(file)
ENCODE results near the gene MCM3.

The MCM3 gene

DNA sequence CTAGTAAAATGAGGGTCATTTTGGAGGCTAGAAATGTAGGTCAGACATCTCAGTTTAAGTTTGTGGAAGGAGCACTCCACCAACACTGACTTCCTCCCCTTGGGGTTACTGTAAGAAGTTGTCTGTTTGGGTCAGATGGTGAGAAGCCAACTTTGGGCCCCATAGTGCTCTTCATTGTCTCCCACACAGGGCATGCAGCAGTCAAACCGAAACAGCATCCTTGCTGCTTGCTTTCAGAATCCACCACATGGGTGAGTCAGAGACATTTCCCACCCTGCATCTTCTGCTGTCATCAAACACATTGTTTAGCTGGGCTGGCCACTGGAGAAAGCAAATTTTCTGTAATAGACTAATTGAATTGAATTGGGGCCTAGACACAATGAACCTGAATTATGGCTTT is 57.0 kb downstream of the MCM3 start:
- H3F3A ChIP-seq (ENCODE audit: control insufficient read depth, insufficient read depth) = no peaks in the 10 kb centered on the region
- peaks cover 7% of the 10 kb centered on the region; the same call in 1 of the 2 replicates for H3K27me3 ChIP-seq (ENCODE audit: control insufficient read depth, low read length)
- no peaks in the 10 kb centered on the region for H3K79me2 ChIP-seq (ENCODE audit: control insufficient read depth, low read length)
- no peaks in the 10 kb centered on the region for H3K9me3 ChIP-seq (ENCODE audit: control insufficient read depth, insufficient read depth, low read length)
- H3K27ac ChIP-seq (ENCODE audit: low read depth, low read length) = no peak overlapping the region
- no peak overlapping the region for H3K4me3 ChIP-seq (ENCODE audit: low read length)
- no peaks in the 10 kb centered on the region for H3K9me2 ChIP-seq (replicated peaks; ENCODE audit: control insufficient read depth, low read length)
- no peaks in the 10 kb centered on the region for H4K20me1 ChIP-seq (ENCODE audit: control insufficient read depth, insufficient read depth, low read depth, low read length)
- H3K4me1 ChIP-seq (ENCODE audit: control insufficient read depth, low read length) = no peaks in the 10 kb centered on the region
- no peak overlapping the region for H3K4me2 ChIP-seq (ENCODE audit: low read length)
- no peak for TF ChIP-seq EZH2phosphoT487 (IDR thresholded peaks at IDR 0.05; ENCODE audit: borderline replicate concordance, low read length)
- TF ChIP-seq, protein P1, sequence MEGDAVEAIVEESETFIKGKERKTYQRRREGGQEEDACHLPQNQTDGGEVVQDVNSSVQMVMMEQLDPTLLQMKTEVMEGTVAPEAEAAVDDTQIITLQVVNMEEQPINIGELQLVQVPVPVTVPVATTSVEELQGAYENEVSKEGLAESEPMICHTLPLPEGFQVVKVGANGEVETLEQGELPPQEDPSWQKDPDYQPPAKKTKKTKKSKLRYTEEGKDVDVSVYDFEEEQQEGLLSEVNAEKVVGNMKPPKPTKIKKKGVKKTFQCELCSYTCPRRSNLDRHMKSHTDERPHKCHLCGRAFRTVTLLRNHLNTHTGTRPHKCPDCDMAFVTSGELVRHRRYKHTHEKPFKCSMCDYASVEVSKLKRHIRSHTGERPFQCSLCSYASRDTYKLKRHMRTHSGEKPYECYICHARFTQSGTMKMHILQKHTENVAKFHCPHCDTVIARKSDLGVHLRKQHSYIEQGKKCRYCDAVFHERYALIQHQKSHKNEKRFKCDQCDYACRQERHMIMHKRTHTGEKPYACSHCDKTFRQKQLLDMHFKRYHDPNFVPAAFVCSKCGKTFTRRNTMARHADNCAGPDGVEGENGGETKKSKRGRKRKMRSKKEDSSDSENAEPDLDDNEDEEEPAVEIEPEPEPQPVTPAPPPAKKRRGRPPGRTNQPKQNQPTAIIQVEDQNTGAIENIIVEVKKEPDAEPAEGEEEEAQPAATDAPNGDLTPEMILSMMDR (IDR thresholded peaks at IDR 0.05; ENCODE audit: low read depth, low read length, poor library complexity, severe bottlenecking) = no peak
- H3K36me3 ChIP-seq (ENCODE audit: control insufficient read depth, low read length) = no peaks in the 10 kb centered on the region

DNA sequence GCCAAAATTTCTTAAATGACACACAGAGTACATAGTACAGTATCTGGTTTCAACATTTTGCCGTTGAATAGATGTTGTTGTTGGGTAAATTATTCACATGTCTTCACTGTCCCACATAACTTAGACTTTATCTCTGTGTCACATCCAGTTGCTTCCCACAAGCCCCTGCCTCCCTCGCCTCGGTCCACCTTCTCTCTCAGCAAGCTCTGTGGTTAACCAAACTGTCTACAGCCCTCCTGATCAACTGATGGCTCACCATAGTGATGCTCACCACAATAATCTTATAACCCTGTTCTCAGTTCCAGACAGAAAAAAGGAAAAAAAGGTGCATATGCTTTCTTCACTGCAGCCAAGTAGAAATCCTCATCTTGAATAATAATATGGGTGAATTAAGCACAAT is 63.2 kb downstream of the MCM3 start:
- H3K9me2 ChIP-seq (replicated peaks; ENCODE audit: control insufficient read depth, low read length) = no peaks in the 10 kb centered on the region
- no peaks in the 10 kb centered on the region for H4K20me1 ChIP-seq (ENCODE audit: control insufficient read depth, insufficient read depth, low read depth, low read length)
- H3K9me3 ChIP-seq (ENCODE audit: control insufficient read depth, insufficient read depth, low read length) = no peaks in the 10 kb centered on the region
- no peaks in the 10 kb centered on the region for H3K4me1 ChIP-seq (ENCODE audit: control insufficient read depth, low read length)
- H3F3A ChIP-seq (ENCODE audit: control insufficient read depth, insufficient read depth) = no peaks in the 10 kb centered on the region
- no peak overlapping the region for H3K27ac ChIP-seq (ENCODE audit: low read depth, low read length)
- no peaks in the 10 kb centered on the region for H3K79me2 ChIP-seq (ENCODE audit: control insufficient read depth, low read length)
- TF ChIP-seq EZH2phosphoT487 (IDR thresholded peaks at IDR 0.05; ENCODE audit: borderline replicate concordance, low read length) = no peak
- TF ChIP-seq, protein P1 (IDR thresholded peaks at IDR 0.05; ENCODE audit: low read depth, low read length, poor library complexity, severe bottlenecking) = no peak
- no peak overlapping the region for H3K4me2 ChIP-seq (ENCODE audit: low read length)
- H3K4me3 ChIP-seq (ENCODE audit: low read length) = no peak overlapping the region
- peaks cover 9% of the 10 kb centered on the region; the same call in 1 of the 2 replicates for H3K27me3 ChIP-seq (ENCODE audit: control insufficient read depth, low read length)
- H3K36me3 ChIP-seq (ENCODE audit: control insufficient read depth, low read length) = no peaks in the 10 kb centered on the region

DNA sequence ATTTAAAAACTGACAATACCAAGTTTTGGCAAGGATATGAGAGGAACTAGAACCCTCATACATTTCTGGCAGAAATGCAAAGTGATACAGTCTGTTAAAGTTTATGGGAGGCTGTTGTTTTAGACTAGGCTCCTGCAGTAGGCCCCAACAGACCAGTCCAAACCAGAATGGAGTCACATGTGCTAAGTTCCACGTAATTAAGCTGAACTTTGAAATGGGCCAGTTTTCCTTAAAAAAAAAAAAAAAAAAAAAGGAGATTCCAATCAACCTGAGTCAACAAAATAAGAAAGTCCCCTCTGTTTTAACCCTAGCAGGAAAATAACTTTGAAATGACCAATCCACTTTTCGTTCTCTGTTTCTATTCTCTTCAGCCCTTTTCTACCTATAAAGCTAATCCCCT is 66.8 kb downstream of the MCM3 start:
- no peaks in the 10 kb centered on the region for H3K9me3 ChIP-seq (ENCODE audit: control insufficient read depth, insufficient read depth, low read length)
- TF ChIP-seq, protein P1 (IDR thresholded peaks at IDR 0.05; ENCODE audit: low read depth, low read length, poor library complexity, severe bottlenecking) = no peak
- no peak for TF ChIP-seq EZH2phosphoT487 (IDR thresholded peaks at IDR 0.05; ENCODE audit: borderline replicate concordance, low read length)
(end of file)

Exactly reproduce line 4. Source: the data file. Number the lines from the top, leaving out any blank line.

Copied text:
- H3F3A ChIP-seq (ENCODE audit: control insufficient read depth, insufficient read depth) = no peaks in the 10 kb centered on the region